Zimmerman’s fondness for a kind of specious variety, which merely disguises a certain intellectual timidity, is exemplified by her treatment of the nymphs Armida produces to sing and dance for Rinaldo, presumably to reinforce her own erotic charms. Up to this point, nothing at all has been made of Armida’s supposed Muslim faith—and this is just, since throughout Renaissance iconography, Armida was nothing but a pinup girl—but here, quite suddenly, Armida’s backup group is dressed in matronly hijab, performing a kind of low-calorie version of Middle Eastern dance. They are perhaps the least erotic nymphs released to DVD in a generation—but moreover, why has Zimmerman imported the plainest sort of Muslim garb for them at this point? Is Armida, then, a disobedient Muslim girl? Or does her important work as a temptress and magician exempt her from local religious custom? Also present in the mix are danced and mimed representations of love and vengeance. Love, although iconographically a match for Cupid, is plainly a young lady; Vengeance, an idea apparently Zimmerman’s own, is something like a cross between a wrestler and a scorpion. Again, the ideas don’t match. What is Cupid, male or female, doing among the matrons of Riyadh, much less competing for Armida’s attention with a refugee a Guillermo del Toro film?

One can hardly blame Zimmerman for trying to distance herself from Armida’s problems for a contemporary audience, which compound the problems of opera itself: all the heavy emoting; the exclamations of pride and rage; the whimsy and fantasy; the unredeemed sexism and cultural chauvinism. What does one do, after all, with that unwelcome background of the Crusade? Are the paladins, seen with the hindsight of history, now to be understood as the monsters? Are Idraote and Armida, their Muslim adversaries, still wicked, or are they freedom fighters? Hudson and Zimmerman try everything: Idraote is faintly pasha-like; the paladins blusterers, and Armida is left with a kind of flatly naughty sexiness.

The trouble comes, however, in the third act, when Armida must evolve from Circe to Dido to Medea in the space of fifteen minutes. After Zimmerman has invited us to roll our eyes at all the ridiculous machinery of opera for more than two hours, are we to believe in the sincerity of Armida’s love, and condole her in the pain of her abandonment? Are we to experience the thrill of fear when she swears vengeance? Or is it all Armida’s fakery; or Rossini’s? Certainly Fleming herself seems to want us to believe that Armida takes herself at face value throughout, but Zimmerman has rather abandoned her in this production, and there is no moment when it seems clear to the viewer that Armida’s calculation turns into passion: Fleming is passionate, in her predictably winning way, about every moment as it passes.

Armida, as a vocal exercise, is a curious choice for Fleming at this stage in her career. A sampling of her essay at the role in 1993 is revelatory. While Fleming has never had a true Rossinian instrument, there was a focus and a drive in her voice then that has since been replaced by a darker, more floral sound that makes her such a fine Rusalka, Thaïs, Arabella, and most of all, the Countess in Strauss’ Capriccio. More and more, one can hear intention rather than ease driving every roulade in her coloratura. Her leading man here is as fine a Rossini singer as one could wish for, the phenomenal Lawrence Brownlee, whose passage-work is consistently a marvel of ring, clarity, and accuracy. Their duets—and the duets in Armida are arguably Rossini’s finest, and perhaps the musical heart of the work—are both musical and touching. It is a pity that Fleming did not have such a Rinaldo at her side in 1993. Special note should be made of the heroic labors of Barry Banks, doubling as Gernando and Carlo: Banks is a singer of great verve and vigor, and rightly acclaimed both here and back in the United Kingdom. Among the remaining singers—John Osborn as Goffredo, Yeghishe Manucharyan as Eustazio, Peter Volpe as Armida’s wicked uncle Idraote, Keith Miller as the imp Astarotte—only Kobie van Rensburg as Ubaldo seemed underpowered. Graciela Daniele and Daniel Pelzig, despite being trapped in the production’s odd concepts, have created a witty second act ballet: Aaron Loux, as Rinaldo’s danced counterpart, is a pleasure to watch.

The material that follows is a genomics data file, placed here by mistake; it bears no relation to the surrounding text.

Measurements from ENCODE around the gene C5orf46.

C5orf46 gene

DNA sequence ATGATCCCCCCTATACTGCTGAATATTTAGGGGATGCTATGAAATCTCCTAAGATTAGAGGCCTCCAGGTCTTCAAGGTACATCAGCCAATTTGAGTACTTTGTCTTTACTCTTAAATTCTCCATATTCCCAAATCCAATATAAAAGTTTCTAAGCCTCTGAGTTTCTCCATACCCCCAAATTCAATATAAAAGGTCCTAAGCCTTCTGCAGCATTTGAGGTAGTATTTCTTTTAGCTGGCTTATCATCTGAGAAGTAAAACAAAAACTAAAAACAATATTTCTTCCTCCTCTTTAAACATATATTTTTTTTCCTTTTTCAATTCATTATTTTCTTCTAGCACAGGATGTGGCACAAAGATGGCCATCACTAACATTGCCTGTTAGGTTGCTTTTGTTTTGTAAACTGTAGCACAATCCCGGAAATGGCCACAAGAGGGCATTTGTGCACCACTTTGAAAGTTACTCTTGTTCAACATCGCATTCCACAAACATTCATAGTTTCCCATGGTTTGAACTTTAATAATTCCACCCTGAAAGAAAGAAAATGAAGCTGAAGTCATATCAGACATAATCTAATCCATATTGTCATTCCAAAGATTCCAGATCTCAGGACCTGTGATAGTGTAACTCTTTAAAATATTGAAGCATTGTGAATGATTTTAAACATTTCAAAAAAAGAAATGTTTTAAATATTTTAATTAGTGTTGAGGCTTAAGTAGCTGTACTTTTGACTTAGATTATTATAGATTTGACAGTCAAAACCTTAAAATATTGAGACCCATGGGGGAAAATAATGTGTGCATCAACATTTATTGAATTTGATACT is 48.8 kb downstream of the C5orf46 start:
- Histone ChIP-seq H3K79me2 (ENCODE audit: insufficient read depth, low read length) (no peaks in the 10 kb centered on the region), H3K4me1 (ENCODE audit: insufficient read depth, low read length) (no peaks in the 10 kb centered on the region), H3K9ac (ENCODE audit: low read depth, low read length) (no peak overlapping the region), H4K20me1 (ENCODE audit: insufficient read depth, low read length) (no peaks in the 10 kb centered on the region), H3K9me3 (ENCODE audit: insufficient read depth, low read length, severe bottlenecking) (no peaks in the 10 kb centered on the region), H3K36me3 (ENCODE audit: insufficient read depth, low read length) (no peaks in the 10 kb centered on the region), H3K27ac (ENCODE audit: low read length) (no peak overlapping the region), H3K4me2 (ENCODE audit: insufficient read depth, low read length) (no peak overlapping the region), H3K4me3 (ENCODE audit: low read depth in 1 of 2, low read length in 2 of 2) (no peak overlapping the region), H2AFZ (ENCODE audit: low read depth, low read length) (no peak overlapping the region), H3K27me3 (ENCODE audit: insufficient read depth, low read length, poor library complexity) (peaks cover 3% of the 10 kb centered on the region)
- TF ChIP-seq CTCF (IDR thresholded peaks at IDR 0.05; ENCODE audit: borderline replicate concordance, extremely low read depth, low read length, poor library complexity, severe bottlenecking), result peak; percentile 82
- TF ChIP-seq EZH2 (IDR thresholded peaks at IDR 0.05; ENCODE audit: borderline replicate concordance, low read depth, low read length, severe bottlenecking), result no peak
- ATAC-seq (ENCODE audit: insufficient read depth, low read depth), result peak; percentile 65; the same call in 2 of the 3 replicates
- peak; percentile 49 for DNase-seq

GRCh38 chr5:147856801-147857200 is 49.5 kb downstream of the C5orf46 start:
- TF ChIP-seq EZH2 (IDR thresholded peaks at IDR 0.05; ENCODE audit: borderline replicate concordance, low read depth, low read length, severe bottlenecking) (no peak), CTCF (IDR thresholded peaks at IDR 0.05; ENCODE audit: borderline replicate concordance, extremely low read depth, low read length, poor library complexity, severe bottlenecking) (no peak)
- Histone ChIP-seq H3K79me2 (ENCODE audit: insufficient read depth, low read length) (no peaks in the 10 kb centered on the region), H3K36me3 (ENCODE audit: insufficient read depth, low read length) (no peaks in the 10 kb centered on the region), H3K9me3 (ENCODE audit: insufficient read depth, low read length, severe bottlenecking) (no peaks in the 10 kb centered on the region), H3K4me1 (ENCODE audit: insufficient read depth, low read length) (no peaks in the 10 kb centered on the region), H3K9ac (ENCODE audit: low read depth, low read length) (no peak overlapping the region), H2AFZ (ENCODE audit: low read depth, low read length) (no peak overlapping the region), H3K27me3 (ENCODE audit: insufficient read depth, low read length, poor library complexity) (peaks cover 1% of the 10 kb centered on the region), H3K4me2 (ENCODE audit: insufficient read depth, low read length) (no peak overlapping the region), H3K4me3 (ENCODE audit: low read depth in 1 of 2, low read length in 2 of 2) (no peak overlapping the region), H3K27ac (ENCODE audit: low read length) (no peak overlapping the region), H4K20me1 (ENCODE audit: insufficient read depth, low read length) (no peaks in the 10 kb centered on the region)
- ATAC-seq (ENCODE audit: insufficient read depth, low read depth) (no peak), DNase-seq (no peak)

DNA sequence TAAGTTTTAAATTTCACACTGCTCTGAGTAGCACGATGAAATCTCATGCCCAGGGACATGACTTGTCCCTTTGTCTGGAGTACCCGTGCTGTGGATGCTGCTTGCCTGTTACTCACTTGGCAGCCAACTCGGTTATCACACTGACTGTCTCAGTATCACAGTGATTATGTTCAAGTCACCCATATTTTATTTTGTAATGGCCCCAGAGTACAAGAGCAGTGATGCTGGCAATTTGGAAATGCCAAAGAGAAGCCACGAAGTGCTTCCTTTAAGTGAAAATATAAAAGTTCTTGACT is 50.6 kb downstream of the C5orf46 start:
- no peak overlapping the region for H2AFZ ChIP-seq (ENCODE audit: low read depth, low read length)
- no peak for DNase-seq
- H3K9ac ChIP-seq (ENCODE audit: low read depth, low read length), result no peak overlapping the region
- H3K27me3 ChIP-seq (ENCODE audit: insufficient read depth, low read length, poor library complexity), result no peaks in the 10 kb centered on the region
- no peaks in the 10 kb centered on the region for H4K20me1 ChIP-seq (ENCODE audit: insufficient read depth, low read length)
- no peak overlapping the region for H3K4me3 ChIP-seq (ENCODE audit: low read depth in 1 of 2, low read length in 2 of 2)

The fortunes of Armida are a kind of template for the fortunes of both Tasso and bel canto in our day. It is not easy to muster up a fondness for the earnest morality and curious sensuality of the Gerusalemme; the recursive wit and cynical fantasy of Tasso’s great rival Ludovico Ariosto are more to our taste. Then, too, the stylized forms and emotions of the Baroque, and the odd, tangled interior conflicts their operas illustrate are somehow easier to manage than the candid grandeur of the earlier nineteenth century. Full productions of Rossini’s serious masterpieces (Maometto; Guillaume Tell) are few and far between; Bellini’s Beatrice di Tenda and Donizetti’s Maria di Rohan, to name just two, have almost disappeared, while the fortunes of Handel’s Orlando, Ariodante, and Alcina, all based on Ariosto’s zany Orlando Furioso, rise and rise. There is no shortage of singers equal to the demands of bel canto, even given approaches as different as those of Fleming and Brownlee here; what is lacking is a sense of how we want to approach these great works in the contemporary context. Rossini’s Armida, and her sisters, it seems, await a better day.

Graham Christian


* [Editor’s Note: For a survey of “Orientalism” in contemporary fiction, see Reeva Spector Simon, Spies and Holy Wars (Austin: Univ. Texas Press, 2010).

Send to a friend

Send a link to this article to a friend with an optional message.

Friend's Email Address: (required)

Your Email Address: (required)

Message (optional):